I have a an issue with one of my Qik2s9v1. I have 5v going to power the controller from one source and 9.5v powering the motor side of the controller from another source. When I send commands to each motor seperately they work fine. When I send comands to both motors at the same time, the 9.5v power conections drops to less than a volt and ofcourse it does nothing. I have to unplug the 9.5 battery source and plug it back in to get it to go back to the 9.5v output.
This same setup works fine with another Qik2s9v1. The Demo mode does not seem to work all that well either, it is really slow to start. These are both brand new controllers. I ordered one to replace it as I really need to get this going. Looks like I will have to rebuild my entire curcuit as I am not good at desoldering.
Your description of the problem makes it sound like you have a short between the motor driver outputs of your misbehaving qik. Can you use a multimeter to check for shorts? Is it possible that the qik is sitting on a conductive surface that is shorting the leads together or that you have an unintentional solder bridge between the driver outputs? It would be helpful if you could post a picture of your setup.
I did not have physical short with my setup. Setting the max speed on M1 to 127 caused my system to short out. When I dropped the max speed to 90, it worked fine.
Those test results are indicative of a power supply issue, not a short; it seems like your power supply simply cannot deliver the power your motor is trying to draw when you set the speed above 90 or when you use two motors. What kind of battery are you using and what are the specs of the motors you are using (e.g. stall current).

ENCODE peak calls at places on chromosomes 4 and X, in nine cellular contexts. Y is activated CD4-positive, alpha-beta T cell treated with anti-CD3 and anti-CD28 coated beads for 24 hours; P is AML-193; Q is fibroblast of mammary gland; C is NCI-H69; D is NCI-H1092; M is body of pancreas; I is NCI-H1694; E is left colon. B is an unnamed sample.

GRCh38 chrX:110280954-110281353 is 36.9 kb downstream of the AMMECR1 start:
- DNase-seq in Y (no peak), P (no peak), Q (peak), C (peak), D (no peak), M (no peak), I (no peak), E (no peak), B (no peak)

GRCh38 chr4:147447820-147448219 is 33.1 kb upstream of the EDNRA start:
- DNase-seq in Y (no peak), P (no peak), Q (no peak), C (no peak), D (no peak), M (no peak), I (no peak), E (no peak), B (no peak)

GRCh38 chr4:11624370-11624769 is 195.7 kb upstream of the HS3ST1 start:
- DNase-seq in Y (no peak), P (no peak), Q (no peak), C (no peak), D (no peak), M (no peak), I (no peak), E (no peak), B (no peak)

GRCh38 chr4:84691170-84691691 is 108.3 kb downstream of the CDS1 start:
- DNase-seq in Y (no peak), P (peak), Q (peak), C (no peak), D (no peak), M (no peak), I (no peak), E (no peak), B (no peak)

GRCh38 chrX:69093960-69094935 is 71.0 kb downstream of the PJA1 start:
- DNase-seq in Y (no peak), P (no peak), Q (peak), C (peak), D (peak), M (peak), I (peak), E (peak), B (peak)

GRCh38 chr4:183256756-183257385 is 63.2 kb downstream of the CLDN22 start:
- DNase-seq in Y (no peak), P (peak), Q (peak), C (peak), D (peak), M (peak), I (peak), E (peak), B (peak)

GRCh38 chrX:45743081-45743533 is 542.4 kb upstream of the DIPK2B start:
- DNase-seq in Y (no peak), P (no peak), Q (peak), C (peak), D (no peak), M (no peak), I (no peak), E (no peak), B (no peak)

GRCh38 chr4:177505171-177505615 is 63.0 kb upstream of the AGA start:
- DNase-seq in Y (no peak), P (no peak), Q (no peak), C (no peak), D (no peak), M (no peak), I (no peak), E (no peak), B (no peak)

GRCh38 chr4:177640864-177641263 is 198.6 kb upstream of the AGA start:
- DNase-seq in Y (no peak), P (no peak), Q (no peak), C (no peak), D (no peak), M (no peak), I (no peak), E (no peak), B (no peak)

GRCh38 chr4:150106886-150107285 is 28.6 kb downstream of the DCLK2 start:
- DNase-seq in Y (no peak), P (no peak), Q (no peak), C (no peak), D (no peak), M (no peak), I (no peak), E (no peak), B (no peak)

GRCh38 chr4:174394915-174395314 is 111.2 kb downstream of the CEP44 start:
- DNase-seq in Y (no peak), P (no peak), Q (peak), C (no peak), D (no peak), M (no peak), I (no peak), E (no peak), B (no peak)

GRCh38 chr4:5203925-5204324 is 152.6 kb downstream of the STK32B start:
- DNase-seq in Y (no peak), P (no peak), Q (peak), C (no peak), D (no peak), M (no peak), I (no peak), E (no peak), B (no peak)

Ben, I have a crazy setup with 3 Pololu gear motors on each side of the MotorController connected in a series for a total of 6 motors. Before you get started with your response, I fully understand this not be the best method, but I am trying to keep my project under a certain weight. The built in demo worked great because it does not use both sides of the MotorController at the same time. For power I have 9.5v that include (2) 3.7 lipo batteries in a series connected to a Pololu 2.4v-9.5v booster.
My mistake was not trying something more simple at first as this was the first time I was working on the software side of my project and outside of the built in demo mode as well. My project is doing what I want it to do perfectly, but I will not give it more speed than 90 as mentioned in my previous comments.